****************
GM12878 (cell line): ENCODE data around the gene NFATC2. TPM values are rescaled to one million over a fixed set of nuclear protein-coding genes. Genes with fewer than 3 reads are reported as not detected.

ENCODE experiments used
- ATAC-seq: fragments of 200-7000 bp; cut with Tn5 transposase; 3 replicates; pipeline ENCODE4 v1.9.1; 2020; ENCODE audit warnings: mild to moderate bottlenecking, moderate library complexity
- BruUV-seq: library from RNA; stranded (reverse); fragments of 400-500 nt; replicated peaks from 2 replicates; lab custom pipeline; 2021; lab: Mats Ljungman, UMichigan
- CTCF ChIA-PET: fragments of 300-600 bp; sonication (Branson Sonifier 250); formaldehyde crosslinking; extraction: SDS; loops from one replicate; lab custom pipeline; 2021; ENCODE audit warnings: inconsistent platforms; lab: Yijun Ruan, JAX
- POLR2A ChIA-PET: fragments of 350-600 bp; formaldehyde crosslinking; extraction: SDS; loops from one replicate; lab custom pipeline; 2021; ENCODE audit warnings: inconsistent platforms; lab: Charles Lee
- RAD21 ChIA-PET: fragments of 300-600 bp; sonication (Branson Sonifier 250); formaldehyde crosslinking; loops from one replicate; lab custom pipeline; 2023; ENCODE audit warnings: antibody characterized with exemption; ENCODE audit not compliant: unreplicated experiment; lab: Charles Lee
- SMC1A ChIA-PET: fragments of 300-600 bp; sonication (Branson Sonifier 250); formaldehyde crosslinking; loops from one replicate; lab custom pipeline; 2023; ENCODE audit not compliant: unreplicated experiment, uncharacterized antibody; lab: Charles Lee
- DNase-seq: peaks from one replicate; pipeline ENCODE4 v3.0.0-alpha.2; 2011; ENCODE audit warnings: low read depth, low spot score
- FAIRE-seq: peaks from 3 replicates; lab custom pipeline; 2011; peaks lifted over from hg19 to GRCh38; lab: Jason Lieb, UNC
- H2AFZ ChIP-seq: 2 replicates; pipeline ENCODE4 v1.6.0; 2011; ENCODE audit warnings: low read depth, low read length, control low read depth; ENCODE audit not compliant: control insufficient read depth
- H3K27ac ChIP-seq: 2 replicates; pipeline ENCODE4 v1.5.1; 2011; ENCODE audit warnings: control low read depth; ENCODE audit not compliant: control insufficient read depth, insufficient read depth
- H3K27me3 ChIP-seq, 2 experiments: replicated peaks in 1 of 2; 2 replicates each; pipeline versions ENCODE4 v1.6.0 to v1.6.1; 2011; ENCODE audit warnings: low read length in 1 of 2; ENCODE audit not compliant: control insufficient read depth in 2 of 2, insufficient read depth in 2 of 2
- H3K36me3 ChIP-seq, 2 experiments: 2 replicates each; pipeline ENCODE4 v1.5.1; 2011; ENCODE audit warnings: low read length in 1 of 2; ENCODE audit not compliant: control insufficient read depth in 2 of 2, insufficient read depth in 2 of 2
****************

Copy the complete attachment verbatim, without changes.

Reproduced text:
GM12878 (cell line): ENCODE data around the gene NFATC2. TPM values are rescaled to one million over a fixed set of nuclear protein-coding genes. Genes with fewer than 3 reads are reported as not detected.

ENCODE experiments used
- ATAC-seq: fragments of 200-7000 bp; cut with Tn5 transposase; 3 replicates; pipeline ENCODE4 v1.9.1; 2020; ENCODE audit warnings: mild to moderate bottlenecking, moderate library complexity
- BruUV-seq: library from RNA; stranded (reverse); fragments of 400-500 nt; replicated peaks from 2 replicates; lab custom pipeline; 2021; lab: Mats Ljungman, UMichigan
- CTCF ChIA-PET: fragments of 300-600 bp; sonication (Branson Sonifier 250); formaldehyde crosslinking; extraction: SDS; loops from one replicate; lab custom pipeline; 2021; ENCODE audit warnings: inconsistent platforms; lab: Yijun Ruan, JAX
- POLR2A ChIA-PET: fragments of 350-600 bp; formaldehyde crosslinking; extraction: SDS; loops from one replicate; lab custom pipeline; 2021; ENCODE audit warnings: inconsistent platforms; lab: Charles Lee
- RAD21 ChIA-PET: fragments of 300-600 bp; sonication (Branson Sonifier 250); formaldehyde crosslinking; loops from one replicate; lab custom pipeline; 2023; ENCODE audit warnings: antibody characterized with exemption; ENCODE audit not compliant: unreplicated experiment; lab: Charles Lee
- SMC1A ChIA-PET: fragments of 300-600 bp; sonication (Branson Sonifier 250); formaldehyde crosslinking; loops from one replicate; lab custom pipeline; 2023; ENCODE audit not compliant: unreplicated experiment, uncharacterized antibody; lab: Charles Lee
- DNase-seq: peaks from one replicate; pipeline ENCODE4 v3.0.0-alpha.2; 2011; ENCODE audit warnings: low read depth, low spot score
- FAIRE-seq: peaks from 3 replicates; lab custom pipeline; 2011; peaks lifted over from hg19 to GRCh38; lab: Jason Lieb, UNC
- H2AFZ ChIP-seq: 2 replicates; pipeline ENCODE4 v1.6.0; 2011; ENCODE audit warnings: low read depth, low read length, control low read depth; ENCODE audit not compliant: control insufficient read depth
- H3K27ac ChIP-seq: 2 replicates; pipeline ENCODE4 v1.5.1; 2011; ENCODE audit warnings: control low read depth; ENCODE audit not compliant: control insufficient read depth, insufficient read depth
- H3K27me3 ChIP-seq, 2 experiments: replicated peaks in 1 of 2; 2 replicates each; pipeline versions ENCODE4 v1.6.0 to v1.6.1; 2011; ENCODE audit warnings: low read length in 1 of 2; ENCODE audit not compliant: control insufficient read depth in 2 of 2, insufficient read depth in 2 of 2
- H3K36me3 ChIP-seq, 2 experiments: 2 replicates each; pipeline ENCODE4 v1.5.1; 2011; ENCODE audit warnings: low read length in 1 of 2; ENCODE audit not compliant: control insufficient read depth in 2 of 2, insufficient read depth in 2 of 2